Monday, February 25, 2019

Big Data for 21st Century Economic Statistics

I earlier posted here when the call for papers was announced for the NBER's CRIW meeting on Big Data for 21st Century Economic Statistics. The wheels have been turning, and the meeting will soon transpire. The program is here, with links to papers. [For general info on the CRIW's impressive contributions over the decades, see here.]

Wednesday, February 20, 2019

Modified CRLB with Differential Privacy

It turns out that with differential privacy the Cramer-Rao lower bound (CRLB) is not achievable (too bad for MLE), but you can figure out what *is* achievable, and find estimators that do the trick. (See the interesting talk here by Feng Ruan, and the associated papers on his web site.) The key point is that estimation efficiency is degraded by privacy. The new frontier seems to me to be this: Let's go beyond stark "privacy" or "no privacy" situations, because in reality there is a spectrum of "epsilon-strengths" of "epsilon-differential" privacy.  (Right?)  Then there is a tension: I like privacy, but I also like estimation efficiency, and the two trade off against each other. So there is a choice to be made, and the optimum depends on preferences.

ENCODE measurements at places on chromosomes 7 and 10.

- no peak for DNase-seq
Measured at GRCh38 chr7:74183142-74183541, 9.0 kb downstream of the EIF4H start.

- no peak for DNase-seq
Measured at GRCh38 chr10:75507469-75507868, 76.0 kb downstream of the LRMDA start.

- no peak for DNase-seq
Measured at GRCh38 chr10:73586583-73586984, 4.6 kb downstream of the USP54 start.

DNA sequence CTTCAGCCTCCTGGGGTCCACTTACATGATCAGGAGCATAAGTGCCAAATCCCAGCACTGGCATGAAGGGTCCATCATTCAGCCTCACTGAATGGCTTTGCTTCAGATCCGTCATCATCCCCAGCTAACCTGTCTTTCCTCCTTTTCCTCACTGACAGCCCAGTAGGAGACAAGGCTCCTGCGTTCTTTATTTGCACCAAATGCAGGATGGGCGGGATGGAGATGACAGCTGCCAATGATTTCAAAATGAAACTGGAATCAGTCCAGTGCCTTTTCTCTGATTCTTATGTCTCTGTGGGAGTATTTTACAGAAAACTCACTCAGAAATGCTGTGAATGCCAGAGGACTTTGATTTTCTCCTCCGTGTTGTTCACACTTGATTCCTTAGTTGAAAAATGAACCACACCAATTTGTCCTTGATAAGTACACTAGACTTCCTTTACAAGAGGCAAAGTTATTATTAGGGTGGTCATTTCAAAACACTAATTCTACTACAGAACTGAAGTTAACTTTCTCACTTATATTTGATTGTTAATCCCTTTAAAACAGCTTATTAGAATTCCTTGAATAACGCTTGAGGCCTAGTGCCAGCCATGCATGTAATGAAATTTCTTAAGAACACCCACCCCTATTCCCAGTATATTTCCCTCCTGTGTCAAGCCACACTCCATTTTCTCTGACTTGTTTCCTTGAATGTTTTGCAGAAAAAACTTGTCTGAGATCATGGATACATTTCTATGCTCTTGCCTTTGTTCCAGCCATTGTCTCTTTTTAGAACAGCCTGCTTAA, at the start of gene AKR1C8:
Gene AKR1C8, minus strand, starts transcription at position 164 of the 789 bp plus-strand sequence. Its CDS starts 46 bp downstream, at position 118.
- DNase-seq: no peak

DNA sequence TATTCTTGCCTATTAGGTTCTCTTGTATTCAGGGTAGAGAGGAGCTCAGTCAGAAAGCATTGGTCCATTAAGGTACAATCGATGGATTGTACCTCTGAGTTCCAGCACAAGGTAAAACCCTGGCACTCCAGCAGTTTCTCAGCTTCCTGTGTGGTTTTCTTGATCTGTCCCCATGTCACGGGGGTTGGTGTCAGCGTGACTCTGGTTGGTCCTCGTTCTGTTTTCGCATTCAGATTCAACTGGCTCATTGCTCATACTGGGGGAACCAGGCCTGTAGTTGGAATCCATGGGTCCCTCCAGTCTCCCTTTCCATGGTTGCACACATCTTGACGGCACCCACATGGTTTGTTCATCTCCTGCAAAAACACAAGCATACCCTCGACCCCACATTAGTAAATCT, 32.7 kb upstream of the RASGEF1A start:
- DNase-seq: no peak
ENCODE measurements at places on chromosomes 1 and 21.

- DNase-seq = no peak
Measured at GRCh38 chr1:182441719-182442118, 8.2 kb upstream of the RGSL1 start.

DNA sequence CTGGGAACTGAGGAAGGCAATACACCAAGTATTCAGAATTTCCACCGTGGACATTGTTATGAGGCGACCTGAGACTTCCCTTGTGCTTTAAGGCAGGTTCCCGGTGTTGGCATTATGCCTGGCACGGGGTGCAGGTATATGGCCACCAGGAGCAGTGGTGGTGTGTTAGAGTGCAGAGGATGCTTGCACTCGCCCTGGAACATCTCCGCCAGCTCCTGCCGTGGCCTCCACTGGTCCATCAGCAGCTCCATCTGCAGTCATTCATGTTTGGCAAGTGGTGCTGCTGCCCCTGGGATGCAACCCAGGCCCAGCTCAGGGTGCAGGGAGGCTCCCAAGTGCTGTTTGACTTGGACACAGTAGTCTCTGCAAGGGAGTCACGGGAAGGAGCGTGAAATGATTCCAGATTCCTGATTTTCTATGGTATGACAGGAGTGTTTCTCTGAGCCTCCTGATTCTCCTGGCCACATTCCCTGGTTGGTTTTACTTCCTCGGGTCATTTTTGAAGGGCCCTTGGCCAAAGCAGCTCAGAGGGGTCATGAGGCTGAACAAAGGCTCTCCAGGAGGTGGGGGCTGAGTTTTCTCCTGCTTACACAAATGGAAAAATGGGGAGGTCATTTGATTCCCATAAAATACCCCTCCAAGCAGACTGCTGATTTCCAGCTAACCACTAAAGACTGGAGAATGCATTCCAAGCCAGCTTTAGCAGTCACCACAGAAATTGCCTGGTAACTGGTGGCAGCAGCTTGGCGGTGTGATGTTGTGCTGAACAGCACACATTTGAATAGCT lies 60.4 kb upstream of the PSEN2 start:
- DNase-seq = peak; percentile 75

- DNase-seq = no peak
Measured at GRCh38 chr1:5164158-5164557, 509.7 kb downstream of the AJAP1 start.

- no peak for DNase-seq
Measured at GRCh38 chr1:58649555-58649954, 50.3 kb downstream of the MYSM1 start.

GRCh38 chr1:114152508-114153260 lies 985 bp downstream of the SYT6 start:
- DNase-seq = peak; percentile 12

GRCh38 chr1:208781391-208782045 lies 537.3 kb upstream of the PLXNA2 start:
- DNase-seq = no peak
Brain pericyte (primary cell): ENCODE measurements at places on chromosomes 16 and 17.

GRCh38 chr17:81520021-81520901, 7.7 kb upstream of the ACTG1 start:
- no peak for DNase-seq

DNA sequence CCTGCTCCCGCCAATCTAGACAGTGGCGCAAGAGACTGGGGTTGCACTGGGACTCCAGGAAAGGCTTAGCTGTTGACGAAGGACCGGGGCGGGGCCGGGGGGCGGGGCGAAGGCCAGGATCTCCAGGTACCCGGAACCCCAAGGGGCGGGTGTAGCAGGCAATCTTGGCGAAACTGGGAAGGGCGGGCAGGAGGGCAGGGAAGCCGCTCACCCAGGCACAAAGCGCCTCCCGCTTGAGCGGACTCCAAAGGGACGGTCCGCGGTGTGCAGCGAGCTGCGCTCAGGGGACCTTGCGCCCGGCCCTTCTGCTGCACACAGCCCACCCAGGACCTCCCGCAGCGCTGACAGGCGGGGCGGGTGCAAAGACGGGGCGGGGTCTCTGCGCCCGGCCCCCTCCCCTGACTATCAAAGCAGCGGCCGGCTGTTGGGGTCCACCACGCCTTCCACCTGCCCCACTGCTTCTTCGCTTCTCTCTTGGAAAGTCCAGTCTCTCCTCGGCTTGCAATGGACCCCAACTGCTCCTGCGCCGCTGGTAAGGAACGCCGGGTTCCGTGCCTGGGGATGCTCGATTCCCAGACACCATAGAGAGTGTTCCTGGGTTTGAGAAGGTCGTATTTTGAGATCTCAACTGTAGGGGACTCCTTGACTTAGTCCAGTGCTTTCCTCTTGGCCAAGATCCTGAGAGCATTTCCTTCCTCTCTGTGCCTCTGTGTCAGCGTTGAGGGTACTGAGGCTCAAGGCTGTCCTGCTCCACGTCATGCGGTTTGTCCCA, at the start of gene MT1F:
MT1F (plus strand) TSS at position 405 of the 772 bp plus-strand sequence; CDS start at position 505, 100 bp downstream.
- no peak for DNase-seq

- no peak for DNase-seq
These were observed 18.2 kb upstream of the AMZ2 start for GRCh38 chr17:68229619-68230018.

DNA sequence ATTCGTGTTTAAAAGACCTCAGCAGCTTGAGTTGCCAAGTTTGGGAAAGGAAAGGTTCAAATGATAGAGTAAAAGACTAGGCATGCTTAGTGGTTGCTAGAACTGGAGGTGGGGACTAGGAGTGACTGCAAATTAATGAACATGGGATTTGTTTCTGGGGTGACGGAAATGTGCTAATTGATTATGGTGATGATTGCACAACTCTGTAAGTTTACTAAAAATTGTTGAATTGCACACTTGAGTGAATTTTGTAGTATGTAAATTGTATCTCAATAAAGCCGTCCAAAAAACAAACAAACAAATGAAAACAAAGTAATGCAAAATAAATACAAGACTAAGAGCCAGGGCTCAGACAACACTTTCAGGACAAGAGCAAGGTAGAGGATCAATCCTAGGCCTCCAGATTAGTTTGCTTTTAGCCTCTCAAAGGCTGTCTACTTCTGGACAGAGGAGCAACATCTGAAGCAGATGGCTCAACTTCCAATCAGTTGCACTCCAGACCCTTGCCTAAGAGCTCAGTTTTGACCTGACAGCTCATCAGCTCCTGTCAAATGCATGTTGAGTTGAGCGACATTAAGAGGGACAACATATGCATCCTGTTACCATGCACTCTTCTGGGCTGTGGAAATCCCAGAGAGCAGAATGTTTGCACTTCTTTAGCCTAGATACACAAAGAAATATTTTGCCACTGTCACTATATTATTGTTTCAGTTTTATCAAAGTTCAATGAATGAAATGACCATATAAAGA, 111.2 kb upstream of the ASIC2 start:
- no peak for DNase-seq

Tuesday, February 19, 2019

Berk-Nash Equilibrium and Pseudo MLE

The Berk-White statistics/econometrics tradition is alive and well, appearing now as Berk-Nash equilibrium in cutting-edge economic theory. See for example Kevin He's Harvard job-market paper here and the references therein, and the slides from yesterday's lunch talk by my Penn colleague Yuichi Yamamoto. But the connection between Berk-Nash equilibrium of economic theory and KLIC-minimizing pseudo-MLE of econometric theory is under-developed. When the Berk-Nash people get better acquainted with Berk-White people, good things may happen. Effectively Yuichi is pushing in that direction, working toward characterizing log-run behavior of likelihood maximizers rather than beliefs.